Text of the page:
2020 has hit us all very hard, first with COVID-19 and now with the unrest around the world due to the brutal death of George Floyd. I wish I had the words to explain the pain that I feel for our country in this moment, but I know my words could never fully illustrate the agony it felt for all of us to watch a man suffocate on the ground at the hands of those who, like us, have pledged their life to service. As a servicemember, I understand the power of a uniform and the weight and responsibility to defend the Constitution of the United States. Too often, I have seen that power abused. Too often, I have witnessed American citizens unlawfully detained, arrested, brutalized, and killed.
As a black woman, I understand the painful history of this nation and the daily injustices faced by people of color. When I was 8 years old, my family moved from Fayetteville, North Carolina where my elementary school was 90% black to Burnsville, Minnesota where my elementary school was 95% white. Defining this experience as a “culture shock” is an understatement. It was at my Minnesota elementary school during my first week of 4th grade, I was first called “nigger” by one of my classmates. I remember being confused and wondering if this word was a cartoon character from a Nickelodeon show I had never seen. I assumed that maybe this was the name of a barbie doll or action figure that I had never played with. I was confused and had no idea what this word meant. After school that day I asked my mother, “what does ‘nigger’ mean?”
As I sit here writing this, I am sure my late mother had the same question then, that I have now. How does her young white classmate know this word but she, a young black girl, does not? This is one of my earliest memories of racism but there are many, many more. This was just the tip of the iceberg of the experiences as a black woman in America. I could write for hours about all the moments of racial profiling, biased targeting, and unequal treatment my family and I have experienced on so many occasions.
Instead of allowing my negative experiences to define my future, I have used it as fuel to break barriers and make history. So instead of looking in the past, let us unite as a service-driven community and think what can I do? Because racism is systemic within our culture it will take many pressure points to root out; there is no simple solution. However, my staff has developed several suggestions for how to take action and make an impact.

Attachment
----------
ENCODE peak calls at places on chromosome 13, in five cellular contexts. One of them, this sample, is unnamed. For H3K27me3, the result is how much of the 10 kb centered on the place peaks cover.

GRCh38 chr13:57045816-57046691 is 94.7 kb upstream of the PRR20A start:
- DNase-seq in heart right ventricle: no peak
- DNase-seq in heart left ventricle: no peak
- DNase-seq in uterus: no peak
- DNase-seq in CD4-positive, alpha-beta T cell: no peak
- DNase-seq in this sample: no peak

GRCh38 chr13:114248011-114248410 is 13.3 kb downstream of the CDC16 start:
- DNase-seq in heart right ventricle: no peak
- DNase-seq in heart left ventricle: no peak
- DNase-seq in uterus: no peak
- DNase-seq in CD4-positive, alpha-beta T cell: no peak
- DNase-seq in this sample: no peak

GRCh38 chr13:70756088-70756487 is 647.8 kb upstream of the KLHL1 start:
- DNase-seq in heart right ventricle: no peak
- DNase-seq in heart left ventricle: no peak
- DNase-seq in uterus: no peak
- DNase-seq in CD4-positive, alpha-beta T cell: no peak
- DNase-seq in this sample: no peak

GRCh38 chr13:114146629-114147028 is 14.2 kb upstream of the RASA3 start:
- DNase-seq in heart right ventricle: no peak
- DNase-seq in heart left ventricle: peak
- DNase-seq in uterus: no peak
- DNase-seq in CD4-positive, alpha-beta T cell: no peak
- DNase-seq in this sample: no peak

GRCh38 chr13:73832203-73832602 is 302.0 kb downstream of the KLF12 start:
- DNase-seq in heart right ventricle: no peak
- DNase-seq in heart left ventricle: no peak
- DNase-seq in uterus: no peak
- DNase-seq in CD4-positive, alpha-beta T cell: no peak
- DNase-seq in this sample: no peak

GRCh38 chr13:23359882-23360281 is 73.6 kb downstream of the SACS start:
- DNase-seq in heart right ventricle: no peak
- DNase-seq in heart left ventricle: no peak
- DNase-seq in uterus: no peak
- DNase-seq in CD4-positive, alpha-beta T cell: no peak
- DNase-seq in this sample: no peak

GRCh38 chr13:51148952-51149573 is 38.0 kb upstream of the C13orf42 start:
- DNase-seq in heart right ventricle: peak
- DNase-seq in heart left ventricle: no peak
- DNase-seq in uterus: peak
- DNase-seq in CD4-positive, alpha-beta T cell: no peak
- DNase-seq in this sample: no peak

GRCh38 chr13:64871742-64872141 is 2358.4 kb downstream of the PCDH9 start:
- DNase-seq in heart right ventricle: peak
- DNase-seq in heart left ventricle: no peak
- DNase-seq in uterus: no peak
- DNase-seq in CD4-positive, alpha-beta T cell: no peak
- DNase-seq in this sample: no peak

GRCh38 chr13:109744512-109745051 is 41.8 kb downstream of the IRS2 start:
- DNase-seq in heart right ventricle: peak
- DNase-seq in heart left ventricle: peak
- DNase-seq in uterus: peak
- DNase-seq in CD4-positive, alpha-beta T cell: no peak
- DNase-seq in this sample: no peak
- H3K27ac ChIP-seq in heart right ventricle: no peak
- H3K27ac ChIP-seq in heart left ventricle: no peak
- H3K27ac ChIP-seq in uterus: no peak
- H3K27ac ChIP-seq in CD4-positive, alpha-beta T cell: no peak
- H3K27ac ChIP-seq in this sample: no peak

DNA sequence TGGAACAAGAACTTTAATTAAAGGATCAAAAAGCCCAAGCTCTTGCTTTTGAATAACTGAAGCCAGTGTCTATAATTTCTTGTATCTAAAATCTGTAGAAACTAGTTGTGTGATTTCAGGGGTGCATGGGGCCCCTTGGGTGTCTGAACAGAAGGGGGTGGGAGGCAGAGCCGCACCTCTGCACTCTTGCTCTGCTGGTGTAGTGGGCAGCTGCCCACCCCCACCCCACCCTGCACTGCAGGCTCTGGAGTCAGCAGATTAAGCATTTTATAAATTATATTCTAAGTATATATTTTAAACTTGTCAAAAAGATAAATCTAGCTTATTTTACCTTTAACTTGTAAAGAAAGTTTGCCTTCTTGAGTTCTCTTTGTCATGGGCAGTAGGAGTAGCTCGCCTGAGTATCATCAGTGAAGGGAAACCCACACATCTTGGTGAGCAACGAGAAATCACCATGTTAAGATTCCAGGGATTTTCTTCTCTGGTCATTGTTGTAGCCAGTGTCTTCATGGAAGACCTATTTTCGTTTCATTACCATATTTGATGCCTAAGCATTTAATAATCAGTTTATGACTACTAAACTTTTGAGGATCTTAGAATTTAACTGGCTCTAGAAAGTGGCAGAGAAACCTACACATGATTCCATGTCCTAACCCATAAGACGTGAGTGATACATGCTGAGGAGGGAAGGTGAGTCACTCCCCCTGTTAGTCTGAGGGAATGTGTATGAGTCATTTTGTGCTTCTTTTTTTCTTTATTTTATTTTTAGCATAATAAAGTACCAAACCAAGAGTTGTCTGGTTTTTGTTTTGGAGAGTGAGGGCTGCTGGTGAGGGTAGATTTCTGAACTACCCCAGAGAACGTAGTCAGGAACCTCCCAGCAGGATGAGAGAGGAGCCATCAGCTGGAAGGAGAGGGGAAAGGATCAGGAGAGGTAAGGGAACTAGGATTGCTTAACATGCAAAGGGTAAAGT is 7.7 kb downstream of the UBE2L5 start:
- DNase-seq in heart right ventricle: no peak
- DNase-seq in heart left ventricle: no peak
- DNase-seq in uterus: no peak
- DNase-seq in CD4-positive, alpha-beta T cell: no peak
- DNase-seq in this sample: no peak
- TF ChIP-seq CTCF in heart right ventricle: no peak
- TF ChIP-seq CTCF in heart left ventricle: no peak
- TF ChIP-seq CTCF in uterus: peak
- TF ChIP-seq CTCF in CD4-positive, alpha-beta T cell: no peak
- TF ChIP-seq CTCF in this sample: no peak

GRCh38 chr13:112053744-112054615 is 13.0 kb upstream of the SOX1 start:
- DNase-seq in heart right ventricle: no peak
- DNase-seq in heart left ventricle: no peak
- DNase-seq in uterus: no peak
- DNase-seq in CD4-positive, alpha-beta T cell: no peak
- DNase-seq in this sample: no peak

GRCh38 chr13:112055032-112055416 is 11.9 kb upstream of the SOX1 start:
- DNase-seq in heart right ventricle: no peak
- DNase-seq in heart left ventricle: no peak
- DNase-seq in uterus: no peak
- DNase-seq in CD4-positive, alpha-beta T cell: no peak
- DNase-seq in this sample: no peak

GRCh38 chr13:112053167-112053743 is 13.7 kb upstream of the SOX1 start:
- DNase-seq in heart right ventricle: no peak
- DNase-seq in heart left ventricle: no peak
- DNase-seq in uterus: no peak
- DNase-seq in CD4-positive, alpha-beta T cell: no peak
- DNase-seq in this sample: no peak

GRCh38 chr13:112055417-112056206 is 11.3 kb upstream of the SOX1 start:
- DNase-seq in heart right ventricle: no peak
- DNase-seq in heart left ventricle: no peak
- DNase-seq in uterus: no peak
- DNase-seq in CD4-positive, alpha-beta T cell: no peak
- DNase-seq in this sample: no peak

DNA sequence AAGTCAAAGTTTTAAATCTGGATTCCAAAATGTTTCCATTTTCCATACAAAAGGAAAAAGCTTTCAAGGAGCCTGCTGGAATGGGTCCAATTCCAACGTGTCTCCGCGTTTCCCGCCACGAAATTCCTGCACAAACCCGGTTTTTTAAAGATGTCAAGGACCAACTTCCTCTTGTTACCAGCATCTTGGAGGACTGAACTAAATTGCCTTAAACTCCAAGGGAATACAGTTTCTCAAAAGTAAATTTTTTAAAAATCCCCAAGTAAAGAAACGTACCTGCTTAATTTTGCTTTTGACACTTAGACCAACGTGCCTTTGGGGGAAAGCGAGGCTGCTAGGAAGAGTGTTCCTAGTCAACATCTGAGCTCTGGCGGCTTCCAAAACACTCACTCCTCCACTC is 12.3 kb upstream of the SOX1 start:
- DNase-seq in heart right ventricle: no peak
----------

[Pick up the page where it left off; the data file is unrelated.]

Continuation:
1) Start by educating yourself. We recommend several resources including books, movies, articles and podcasts included in the separate tab on our website titled “Anti-Racism Resources.”
2) Join an organization that fights racism.
3) Participate in peaceful demonstrations and online petitions.
4) Support legislation by writing and calling your elected leaders when called upon to do so.
I will forever have the utmost respect for all women and men in uniform, but it is important to remember that we, as servicemembers and veterans, are obligated by our oath to the Constitution of the United States, including American’s first amendment right to exercise their freedom of speech and their right to peacefully assemble. Every person in uniform must hold high their individual oaths to this country that we swore to protect. Let us stand worthy of our commitment and promise as women and men in uniform. May we never forget the sacrifices that have been made to ensure every American has a right to life, liberty and the pursuit of happiness. During this time of struggle, I am praying for unity within our nation and compassion within our hearts so that we can move forward as a changed country that hears the cries of the unheard.
As CEO of Service Women’s Action Network, an organization founded on the ideals of fairness, equality, and opportunity I will continue this fight in every form. I ask that you fight with me, our team, our board, and the entire SWAN community.
Humanity starts with us. Racism must end with us.